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Maryland Casualty Co. v. Marshbank

UNITED STATES COURT OF APPEALS THIRD CIRCUIT.


decided: October 28, 1955.

MARYLAND CASUALTY COMPANY
v.
ROBERT S. MARSHBANK, ROBERT S. MARSHBANK, JR., A MINOR, CHARLES N. HOAK, JR., A MINOR, ROBERT H. STOVER AND RUTH E. STOVER, HIS WIFE, MARY BEAVER, A MINOR, WAYNE SHOEMAKER, EDWARD MANNING, GEORGE E. DEVALL AND ELIZABETH J. DEVALL, HIS WIFE, JOHN CONN, ROBERT WASHINGTON, ROBERT H. STOVER, ADMINISTRATOR OF THE ESTATE OF MARY STOVER, DECEASED.

Author: Maris

Before BIGGS, Chief Judge, and MARIS and GOODRICH, Circuit Judges.

MARIS, Circuit Judge.

The Maryland Casualty Company, of Baltimore, Maryland, brought an action in the District Court for the Middle District of Pennsylvania for a declaratory judgment as to its liability under an automobile liability and physical damage policy which it had issued to Robert S. Marshbank. The controversy with respect to the extent of the liability of the Maryland Casualty Company under the policy arose out of the following factual situation as found by the district court upon ample evidence:

The Maryland Casualty Company issued its automobile liability and physical damage policy, effective from March 21, 1954 to March 21, 1955, to Robert S. Marshbank, of Harrisburg, Pennsylvania, as the named insured with respect to an automobile owned by him. On April 10, 1954 the policy was amended by endorsement so as to cover the operation of the automobile by persons under 25 years of age.

On May 15, 1954 Marshbank's son, Robert S. Marshbank, Jr., in the presence of Charles N. Hoak, Jr., requested permission of his father to use the automobile in question for the purpose of enabling him and Charles to take Mary Stover and Mary Beaver to a moving picture theatre. Marshbank then and there gave his permission for the use of his automobile for that purpose. At the time the permission was given nothing was said as to who should drive the car but Marshbank left it up to his son to determine who should drive, knowing that Charles, as well as his son, was a licensed driver.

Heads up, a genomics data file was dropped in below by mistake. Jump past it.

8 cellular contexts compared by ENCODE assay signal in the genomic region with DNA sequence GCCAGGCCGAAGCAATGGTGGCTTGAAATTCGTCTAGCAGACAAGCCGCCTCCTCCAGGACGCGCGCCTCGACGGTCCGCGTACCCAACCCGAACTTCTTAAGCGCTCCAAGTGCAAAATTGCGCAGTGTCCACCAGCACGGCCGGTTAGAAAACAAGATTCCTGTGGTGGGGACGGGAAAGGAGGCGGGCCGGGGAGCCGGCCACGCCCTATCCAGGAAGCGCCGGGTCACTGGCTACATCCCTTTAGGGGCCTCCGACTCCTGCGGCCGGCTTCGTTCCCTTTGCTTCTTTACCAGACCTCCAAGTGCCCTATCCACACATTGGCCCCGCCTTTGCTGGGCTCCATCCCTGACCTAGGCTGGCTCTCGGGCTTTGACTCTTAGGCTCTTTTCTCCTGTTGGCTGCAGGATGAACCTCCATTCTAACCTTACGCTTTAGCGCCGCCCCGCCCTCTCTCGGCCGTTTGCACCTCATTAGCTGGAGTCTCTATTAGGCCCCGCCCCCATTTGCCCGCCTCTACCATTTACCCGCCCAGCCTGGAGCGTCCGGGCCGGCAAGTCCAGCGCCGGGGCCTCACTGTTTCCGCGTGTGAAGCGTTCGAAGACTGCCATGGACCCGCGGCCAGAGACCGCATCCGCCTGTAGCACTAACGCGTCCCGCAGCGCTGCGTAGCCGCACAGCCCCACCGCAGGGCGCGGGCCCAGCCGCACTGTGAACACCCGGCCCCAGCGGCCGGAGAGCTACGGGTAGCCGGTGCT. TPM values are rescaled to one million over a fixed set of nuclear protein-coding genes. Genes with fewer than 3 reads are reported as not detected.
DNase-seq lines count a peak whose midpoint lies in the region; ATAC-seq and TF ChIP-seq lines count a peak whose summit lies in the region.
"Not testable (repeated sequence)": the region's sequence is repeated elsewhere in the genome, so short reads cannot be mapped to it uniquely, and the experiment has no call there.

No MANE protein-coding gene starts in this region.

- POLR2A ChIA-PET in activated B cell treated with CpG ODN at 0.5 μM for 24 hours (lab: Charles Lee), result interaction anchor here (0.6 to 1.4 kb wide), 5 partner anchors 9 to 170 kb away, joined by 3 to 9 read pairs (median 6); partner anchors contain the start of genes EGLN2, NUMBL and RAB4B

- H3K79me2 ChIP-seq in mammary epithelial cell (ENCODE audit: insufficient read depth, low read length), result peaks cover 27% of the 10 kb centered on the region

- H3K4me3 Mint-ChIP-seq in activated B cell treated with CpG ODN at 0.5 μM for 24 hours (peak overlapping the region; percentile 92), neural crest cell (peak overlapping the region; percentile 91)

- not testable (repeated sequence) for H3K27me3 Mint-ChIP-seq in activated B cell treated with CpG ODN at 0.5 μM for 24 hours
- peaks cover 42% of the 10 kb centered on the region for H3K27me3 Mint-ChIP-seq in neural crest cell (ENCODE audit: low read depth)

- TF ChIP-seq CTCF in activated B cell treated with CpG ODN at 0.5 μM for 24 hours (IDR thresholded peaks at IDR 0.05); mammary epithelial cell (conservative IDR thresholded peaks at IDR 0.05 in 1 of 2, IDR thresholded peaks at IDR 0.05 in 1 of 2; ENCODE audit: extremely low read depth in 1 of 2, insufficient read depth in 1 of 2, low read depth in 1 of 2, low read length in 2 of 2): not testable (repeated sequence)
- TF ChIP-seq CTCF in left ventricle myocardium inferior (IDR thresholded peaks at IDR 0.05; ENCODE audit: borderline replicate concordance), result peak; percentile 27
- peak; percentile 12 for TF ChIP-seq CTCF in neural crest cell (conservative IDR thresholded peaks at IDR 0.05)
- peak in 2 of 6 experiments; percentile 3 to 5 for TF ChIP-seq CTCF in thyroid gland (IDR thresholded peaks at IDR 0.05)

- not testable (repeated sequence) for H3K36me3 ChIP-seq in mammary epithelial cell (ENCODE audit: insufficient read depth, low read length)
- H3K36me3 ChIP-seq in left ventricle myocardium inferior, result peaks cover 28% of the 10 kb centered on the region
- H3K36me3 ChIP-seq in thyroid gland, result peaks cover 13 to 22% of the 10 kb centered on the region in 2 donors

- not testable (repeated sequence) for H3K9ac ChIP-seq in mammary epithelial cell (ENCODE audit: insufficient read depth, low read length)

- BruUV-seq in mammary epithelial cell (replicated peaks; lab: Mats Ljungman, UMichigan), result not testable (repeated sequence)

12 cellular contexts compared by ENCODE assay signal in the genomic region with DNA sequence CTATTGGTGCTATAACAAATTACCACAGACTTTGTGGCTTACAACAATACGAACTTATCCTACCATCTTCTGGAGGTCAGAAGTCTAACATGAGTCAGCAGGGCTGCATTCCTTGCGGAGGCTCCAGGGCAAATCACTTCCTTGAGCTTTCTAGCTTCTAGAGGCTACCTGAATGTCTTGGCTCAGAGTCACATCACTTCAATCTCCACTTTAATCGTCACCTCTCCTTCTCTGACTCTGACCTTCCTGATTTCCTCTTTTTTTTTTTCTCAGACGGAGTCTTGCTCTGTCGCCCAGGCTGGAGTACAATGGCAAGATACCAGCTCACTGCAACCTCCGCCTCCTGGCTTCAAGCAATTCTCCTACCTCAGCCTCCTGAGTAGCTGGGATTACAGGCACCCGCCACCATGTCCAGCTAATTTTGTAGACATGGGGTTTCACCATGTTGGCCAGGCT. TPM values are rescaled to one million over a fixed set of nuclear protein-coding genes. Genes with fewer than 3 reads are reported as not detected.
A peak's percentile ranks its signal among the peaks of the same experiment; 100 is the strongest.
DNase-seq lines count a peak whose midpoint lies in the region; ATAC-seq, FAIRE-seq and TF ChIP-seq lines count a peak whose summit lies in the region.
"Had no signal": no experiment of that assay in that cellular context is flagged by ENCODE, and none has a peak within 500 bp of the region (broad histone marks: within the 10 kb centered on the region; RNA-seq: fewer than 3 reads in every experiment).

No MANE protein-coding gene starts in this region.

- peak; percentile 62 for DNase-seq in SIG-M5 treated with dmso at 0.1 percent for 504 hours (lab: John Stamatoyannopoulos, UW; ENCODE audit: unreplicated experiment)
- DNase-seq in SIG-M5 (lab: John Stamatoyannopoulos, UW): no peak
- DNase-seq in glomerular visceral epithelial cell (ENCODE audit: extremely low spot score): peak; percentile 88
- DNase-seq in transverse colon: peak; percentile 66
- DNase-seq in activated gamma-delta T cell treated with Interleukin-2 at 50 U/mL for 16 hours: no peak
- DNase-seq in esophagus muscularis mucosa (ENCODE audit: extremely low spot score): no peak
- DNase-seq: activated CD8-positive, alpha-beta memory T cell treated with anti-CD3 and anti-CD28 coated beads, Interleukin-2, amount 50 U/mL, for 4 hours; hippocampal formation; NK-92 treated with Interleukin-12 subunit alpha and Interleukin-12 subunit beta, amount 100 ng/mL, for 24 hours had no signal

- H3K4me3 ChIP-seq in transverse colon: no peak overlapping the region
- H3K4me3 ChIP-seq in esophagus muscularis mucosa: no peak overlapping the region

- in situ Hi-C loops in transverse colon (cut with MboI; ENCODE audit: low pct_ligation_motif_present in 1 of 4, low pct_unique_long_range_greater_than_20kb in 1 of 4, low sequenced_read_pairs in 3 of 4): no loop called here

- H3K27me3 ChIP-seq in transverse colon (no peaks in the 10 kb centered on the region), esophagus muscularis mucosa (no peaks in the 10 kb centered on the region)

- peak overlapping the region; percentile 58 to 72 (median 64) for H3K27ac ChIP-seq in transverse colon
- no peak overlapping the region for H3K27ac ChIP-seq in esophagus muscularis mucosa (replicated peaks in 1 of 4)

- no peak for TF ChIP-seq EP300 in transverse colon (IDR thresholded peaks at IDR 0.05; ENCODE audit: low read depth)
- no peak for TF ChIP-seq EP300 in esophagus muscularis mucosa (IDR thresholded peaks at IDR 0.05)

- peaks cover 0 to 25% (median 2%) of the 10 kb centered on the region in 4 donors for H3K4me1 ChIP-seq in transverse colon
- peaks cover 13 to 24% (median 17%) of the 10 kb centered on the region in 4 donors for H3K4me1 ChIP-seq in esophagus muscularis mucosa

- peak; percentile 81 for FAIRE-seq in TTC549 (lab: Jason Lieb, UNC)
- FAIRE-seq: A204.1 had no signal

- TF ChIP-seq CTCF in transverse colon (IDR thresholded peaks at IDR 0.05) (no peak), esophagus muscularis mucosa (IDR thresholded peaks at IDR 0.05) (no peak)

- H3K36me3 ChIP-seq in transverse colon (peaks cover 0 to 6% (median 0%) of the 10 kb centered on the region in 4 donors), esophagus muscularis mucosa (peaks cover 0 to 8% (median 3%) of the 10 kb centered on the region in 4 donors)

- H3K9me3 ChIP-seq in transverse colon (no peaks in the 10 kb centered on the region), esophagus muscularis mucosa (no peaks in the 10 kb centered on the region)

Thereafter the two young men, accompanied by the two girls as passengers, drove toward Carlisle, Pennsylvania, intending to go to a moving picture theatre at the latter place. At some time after leaving his home Robert, Jr. turned the driving of the automobile over to Charles and at 8:15 P.M. while Charles was driving the automobile westwardly in Cumberland County about two miles east of Carlisle a collision occurred involving the Marshbank automobile in which they were riding and two other automobiles. As a result of the collision all four occupants of the Marshbank automobile were injured and one of them, Mary Stover, subsequently died.